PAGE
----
This, they insist, is their first chance for that stand with the new Republican Congress. And the Tea Party Patriots have now mobilized their list to pressure Republicans to support this first and critical reform in the new Congress.

    ***

    Earmarks are … an essential element in the corruption that is Congress today…. they have become the key to an incredible economy of influence that effectively enables lobbyists to auction too many policy decisions to the highest special interest bidder. That economy won’t change simply by eliminating earmarks. But eliminating earmarks is an essential first step to starving this Republic-destroying beast.

    ***

    We do face a common enemy. Special-interest-government is anathema to both the true Right and the limping Left. Progress would be to work together to end it.

    Lessig is not alone.

    As I’ve previously pointed out, progressives such as Dave Lindorff, political science professor Peter Dreier, economist Dean Baker, Daniel Ellsberg, Jonathan Capehart and many others say that we should be emulating the protest energy of the Tea Party, because we have to raise some hell before anything will change.

    In fact, as I’ve repeatedly noted, the whole left-versus-right thing is just a distraction trick. It’s really the American people versus the giant bankers, captains of the military-industrial complex, and handful of others who are benefiting by shafting the average American.

    Remember that one of the founders of the Tea Party – Karl Denninger – has slammed the current Tea Party (which was quickly co-opted by the mainstream GOP) for serving the rich and the Republican party instead of fighting against the giant banks, and is calling for non-partisan, Gandhi-style nonviolent resistance to take on the banskters.

    And remember that “liberal” George Soros is paying a top aide to “conservative” Sarah Palin.

    Of course, some have argued that there are more effective methods of disobedience than protests and strikes such as this or this. I will leave strategy to those who have better tactical sense than I have.

    But one thing is for sure: unless we make the lives of those in power a little more uncomfortable, nothing will change.

    Note to conservatives who dislike FDR: Glass-Steagall and other regulations against fraud wouldn’t have been passed unless the public had raised hell through protests and strikes.

  3. http://www.nakedcapitalism.com/2010/11/stoller-a-debtcropper-society-2.html

    Stoller: A Debtcropper Society

    By Matt Stoller, a blogger-turned Congressional staffer. He was a policy advisor to Rep. Alan Grayson on financial policy issues. Cross posted from New Deal 2.0.

    A lot of people forget that having debt you can’t pay back really sucks. Debt is not just a credit instrument, it is an instrument of political and economic control.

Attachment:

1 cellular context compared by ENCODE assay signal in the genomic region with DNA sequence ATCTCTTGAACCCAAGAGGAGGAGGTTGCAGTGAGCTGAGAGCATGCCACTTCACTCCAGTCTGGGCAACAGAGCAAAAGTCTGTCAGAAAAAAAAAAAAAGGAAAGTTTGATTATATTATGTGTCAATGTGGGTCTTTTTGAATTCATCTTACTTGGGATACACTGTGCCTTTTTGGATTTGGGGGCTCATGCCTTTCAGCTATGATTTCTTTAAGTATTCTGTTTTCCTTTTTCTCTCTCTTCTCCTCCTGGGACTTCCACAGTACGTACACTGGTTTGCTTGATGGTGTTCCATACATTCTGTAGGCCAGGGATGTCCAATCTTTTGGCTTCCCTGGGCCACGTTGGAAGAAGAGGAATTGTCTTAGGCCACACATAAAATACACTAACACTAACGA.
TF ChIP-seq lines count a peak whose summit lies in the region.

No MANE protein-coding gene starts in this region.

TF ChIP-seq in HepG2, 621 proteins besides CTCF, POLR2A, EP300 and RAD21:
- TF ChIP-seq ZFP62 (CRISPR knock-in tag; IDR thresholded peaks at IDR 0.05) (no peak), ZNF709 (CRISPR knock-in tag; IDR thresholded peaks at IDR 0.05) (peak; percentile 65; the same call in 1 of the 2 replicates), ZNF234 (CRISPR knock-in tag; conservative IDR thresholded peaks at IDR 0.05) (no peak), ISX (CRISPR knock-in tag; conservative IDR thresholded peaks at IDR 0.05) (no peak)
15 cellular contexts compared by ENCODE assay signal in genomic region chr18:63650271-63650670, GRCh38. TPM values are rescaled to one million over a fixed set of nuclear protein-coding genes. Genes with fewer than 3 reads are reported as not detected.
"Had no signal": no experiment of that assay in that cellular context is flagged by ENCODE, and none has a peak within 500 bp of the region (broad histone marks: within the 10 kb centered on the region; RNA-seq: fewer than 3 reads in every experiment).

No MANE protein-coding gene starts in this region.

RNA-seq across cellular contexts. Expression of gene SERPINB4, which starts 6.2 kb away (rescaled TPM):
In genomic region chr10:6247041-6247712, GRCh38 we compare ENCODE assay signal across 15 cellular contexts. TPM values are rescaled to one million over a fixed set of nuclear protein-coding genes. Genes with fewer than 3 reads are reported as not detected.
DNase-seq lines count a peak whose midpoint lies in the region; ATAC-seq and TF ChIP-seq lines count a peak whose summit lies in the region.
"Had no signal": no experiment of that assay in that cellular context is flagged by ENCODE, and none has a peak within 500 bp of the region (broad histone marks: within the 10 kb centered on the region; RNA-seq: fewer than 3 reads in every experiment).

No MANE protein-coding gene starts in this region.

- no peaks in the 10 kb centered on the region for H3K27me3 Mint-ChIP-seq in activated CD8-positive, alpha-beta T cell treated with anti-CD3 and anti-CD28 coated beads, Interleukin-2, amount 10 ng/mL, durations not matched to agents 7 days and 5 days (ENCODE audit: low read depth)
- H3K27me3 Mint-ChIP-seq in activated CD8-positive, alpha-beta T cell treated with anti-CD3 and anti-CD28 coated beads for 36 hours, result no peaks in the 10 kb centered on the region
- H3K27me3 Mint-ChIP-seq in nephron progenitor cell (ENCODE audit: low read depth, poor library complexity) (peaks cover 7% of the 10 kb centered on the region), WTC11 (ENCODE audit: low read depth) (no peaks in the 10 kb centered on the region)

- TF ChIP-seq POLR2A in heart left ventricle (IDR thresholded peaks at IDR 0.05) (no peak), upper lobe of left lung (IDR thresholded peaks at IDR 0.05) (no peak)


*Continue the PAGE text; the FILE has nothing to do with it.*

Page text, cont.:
It’s actually baked into our culture. The phrase ‘the man’, as in ‘fight the man’, referred originally to creditors. ‘The man’ in the 19th century stood for ‘furnishing man’, the merchant that sold 19th century sharecroppers and Southern farmers their supplies for the year, usually on credit. Farmers, often illiterate and certainly unable to understand the arrangements into which they were entering, were charged interest rates of 80-100 percent a year, with a lien places on their crops. When approaching a furnishing agent, who could grant them credit for seeds, equipment, even food itself, a farmer would meekly look down nervously as his debts were marked down in a notebook. At the end of a year, due to deflation and usury, farmers usually owed more than they started the year owing. Their land was often forfeit, and eventually most of them became tenant farmers.

    They were in hock to the man, and eventually became slaves to him. This structure, of sharecropping and usury, held together by political violence, continued into the 1960s in some areas of the South. As late as the 1960s, Kennedy would see rural poverty in Arkansas and pronounce it ’shocking’. These were the fruits of usury, a society built on unsustainable debt peonage.

    Today, we are in the midst of creating a second sharecropper society. I first heard the term “slaves to the bank” from a constituent fighting a fraudulent foreclosure. The details aren’t so important — this couple had been illegally placed in a predatory loan — but at one point, the wife explained that she and her husband were so scared they would have “given their first born to the bank to keep their home”. That was fear speaking, total unadulterated panic. And as we watch debt-holders use the ornaments of fear, such a loan sharking company that set up fake courts to convince debtors they were losing cases, we should recognize that what the creditor class wants is what they’ve always wanted: total dominance of our culture.

    Today, the debts do not involve liens against crops. People in modern America carry student loans, credit card debt, and mortgages. All of these are hard to pay back, often bringing with them impenetrable contracts and illegal fees. Credit card debt is difficult to discharge in bankruptcy and a default on a home loan can leave you homeless. A student loan debt is literally a claim against a life — you cannot discharge it in bankruptcy, and if you die, your parents are obligated to pay it. If the banks have their way, mortgages and deficiency judgments will follow you around forever, as they do in Spain.